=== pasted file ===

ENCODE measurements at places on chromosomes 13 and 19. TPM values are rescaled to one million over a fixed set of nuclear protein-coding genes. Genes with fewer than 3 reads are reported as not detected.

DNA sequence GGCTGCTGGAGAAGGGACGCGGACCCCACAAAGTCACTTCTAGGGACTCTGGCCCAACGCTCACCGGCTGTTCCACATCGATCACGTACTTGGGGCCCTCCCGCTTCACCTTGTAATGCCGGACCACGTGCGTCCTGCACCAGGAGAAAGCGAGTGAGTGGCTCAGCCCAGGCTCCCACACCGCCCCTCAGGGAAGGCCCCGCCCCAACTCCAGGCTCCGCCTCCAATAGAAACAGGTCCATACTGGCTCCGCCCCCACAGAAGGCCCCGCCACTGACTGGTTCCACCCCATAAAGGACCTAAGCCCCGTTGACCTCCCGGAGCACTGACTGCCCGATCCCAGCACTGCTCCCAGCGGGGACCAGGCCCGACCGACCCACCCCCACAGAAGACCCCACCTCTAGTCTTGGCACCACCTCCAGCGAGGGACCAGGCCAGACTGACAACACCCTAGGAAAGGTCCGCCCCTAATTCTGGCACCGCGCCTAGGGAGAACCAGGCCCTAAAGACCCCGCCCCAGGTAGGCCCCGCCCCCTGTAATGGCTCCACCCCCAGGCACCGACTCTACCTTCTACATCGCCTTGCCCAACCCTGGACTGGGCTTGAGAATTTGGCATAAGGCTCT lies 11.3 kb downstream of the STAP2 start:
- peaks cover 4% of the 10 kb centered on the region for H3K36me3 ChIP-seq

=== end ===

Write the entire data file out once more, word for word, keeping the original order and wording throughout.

ENCODE measurements at places on chromosomes 13 and 19. TPM values are rescaled to one million over a fixed set of nuclear protein-coding genes. Genes with fewer than 3 reads are reported as not detected.

DNA sequence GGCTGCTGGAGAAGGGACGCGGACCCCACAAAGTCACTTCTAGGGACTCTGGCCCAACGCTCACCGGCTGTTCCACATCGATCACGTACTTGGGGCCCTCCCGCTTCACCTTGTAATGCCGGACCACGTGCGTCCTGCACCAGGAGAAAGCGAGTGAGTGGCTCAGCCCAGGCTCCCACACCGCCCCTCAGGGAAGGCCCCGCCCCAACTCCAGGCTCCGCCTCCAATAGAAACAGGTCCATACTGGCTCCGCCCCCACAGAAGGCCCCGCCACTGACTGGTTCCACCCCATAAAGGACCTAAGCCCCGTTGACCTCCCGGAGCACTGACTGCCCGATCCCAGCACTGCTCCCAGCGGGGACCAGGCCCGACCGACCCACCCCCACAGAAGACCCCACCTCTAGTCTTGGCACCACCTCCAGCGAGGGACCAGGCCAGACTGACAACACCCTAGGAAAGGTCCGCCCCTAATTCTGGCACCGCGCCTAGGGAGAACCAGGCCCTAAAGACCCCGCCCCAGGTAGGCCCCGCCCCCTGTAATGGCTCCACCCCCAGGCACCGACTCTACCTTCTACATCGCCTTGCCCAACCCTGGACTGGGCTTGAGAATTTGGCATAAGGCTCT lies 11.3 kb downstream of the STAP2 start:
- peaks cover 4% of the 10 kb centered on the region for H3K36me3 ChIP-seq